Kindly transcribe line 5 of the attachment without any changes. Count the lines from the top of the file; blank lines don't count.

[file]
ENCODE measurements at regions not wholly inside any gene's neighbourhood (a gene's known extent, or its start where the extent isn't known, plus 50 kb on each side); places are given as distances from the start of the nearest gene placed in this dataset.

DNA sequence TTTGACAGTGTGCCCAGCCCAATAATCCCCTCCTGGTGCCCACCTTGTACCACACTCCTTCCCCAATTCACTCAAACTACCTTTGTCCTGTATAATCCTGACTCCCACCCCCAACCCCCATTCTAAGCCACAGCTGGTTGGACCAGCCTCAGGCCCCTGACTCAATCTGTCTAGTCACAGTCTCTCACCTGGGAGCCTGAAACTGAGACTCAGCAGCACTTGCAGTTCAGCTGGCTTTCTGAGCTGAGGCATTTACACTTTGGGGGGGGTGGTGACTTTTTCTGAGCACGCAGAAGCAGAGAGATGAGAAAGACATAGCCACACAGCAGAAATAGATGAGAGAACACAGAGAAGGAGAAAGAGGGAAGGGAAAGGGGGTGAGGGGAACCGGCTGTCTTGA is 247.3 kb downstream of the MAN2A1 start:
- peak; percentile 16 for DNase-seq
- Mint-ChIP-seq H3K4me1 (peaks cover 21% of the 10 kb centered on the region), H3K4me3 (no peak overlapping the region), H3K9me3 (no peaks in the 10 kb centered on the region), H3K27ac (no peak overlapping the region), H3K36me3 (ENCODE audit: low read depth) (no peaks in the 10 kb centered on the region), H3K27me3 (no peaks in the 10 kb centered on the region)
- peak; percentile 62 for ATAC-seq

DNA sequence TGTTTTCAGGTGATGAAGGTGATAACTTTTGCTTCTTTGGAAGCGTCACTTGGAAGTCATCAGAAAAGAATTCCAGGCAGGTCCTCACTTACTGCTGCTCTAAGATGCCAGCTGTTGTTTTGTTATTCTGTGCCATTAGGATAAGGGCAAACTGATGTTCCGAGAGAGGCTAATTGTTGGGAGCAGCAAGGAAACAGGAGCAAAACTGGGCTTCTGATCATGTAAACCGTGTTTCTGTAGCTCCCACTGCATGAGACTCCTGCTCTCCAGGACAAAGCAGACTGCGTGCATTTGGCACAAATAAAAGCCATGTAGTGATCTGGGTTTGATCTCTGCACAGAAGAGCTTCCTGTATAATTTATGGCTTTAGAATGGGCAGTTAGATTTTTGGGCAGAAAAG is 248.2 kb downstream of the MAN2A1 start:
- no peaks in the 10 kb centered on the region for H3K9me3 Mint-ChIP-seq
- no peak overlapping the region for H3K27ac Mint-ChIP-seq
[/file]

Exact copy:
- peak; percentile 62 for ATAC-seq